This whitelisting approach ensures that even incomplete types are handled correctly, unless someone maliciously tries to force compilation errors.

Caveat

As shown by the mixed results, C++11 support remains spotty, even with current compilers, so your mileage with these solutions may vary. A C++03 solution will benefit from more consistent results and the ability to be used in projects that do not wish to switch to C++11.

Towards a robust C++03 solution

Paragraph C++11 8.3.5/8 lists the restrictions for return values:

If the type of a parameter includes a type of the form "pointer to array of unknown bound of T" or "reference to array of unknown bound of T", the program is ill-formed. Functions shall not have a return type of type array or function, although they may have a return type of type pointer or reference to such things. There shall be no arrays of functions, although there can be arrays of pointers to functions.

and goes on in paragraph C++11 8.3.5/9:

Types shall not be defined in return or parameter types. The type of a parameter or the return type for a function definition shall not be an incomplete class type (possibly cv-qualified) unless the function definition is nested within the member-specification for that class (including definitions in nested classes defined within the class).

Which is pretty much the same as paragraph C++03 8.3.5/6:

If the type of a parameter includes a type of the form "pointer to array of unknown bound of T" or "reference to array of unknown bound of T", the program is ill-formed. Functions shall not have a return type of type array or function, although they may have a return type of type pointer or reference to such things. There shall be no arrays of functions, although there can be arrays of pointers to functions. Types shall not be defined in return or parameter types. The type of a parameter or the return type for a function definition shall not be an incomplete class type (possibly cv-qualified) unless the function definition is nested within the member-specification for that class (including definitions in nested classes defined within the class).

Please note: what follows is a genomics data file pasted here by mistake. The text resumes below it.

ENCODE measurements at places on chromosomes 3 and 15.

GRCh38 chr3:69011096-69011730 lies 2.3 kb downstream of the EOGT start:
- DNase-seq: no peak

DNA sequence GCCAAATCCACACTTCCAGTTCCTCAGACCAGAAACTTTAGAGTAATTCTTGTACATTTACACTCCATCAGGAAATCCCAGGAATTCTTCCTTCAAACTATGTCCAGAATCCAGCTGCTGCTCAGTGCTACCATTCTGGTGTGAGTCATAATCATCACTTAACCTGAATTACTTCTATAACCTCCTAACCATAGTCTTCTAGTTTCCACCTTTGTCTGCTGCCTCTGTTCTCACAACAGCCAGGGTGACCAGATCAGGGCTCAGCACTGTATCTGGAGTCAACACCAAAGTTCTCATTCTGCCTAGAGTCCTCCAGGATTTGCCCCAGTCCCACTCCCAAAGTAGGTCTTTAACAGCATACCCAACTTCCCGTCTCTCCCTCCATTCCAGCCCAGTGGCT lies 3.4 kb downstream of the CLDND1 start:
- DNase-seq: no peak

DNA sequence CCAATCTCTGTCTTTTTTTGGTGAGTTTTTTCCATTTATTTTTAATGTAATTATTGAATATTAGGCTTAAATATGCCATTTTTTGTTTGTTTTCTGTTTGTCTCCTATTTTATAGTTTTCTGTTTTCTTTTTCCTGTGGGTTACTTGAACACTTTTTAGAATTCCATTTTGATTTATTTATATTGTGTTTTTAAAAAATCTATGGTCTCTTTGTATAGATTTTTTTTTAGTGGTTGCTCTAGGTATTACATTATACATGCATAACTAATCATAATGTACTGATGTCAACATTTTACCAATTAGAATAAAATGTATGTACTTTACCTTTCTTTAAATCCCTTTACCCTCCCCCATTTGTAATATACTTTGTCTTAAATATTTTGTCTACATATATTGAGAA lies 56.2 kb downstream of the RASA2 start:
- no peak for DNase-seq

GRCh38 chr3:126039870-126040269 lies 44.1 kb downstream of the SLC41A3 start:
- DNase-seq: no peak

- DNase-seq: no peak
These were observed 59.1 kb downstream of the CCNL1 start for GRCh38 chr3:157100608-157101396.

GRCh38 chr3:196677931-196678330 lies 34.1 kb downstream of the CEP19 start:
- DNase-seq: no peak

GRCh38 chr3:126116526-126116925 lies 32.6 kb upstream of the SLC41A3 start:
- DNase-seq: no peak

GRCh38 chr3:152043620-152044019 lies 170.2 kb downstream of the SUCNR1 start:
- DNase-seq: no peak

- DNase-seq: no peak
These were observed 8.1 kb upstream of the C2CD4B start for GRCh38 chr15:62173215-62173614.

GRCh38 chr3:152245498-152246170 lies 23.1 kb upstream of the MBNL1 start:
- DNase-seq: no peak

Another kind of problematic types is mentioned identically in C++11 10.4/3 and C++03 10.4/3:

An abstract class shall not be used as a parameter type, as a function return type, or as the type of an explicit conversion. [...]

The problematic functions are not nested within an incomplete class type (except of ::std::numeric_limits<T>, which cannot be their T), so we have four kinds of problematic values of T: Arrays, functions, incomplete class types and abstract class types.

Array Types

template<typename T> struct is_array
{ static const bool value = false; };

template<typename T> struct is_array<T[]>
{ static const bool value = true; };

template<typename T, size_t n> struct is_array<T[n]>
{ static const bool value = true; };

detects the simple case of T being an array type.

Incomplete Class Types

Incomplete class types interestingly do not lead to a compilation error just from instantiation, which means either the tested implementations are more forgiving than the standard, or I am missing something.

C++03 example: http://ideone.com/qZUa1N C++11 example: http://ideone.com/MkA0Gr

Since I cannot come up with a proper way to detect incomplete types, and even the standard specifies (C++03 17.4.3.6/2 item 5)

In particular, the effects are undefined in the following cases: [...] if an incomplete type (3.9) is used as a template argument when instantiating a template component.

Adding only the following special allowance in C++11 (17.6.4.8/2):

[...] unless specifically allowed for that component

it seems safe to assume that anybody passing incomplete types as template parameters are on their own.

A complete list of the cases where C++11 allows incomplete type parameters is quite short:

  • declval
  • unique_ptr
  • default_delete (C++11 20.7.1.1.1/1: "The class template default_delete serves as the default deleter (destruction policy) for the class template unique_ptr."
  • shared_ptr
  • weak_ptr
  • enable_shared_from_this

Abstract Class & Function Types

Detecting functions is a bit more work than in C++11, since we do not have variadic templates in C++03. However, the above quotes on functions already contain the hint we need; functions may not be elements of arrays.

Paragraph C++11 8.3.4\1 contains the sentence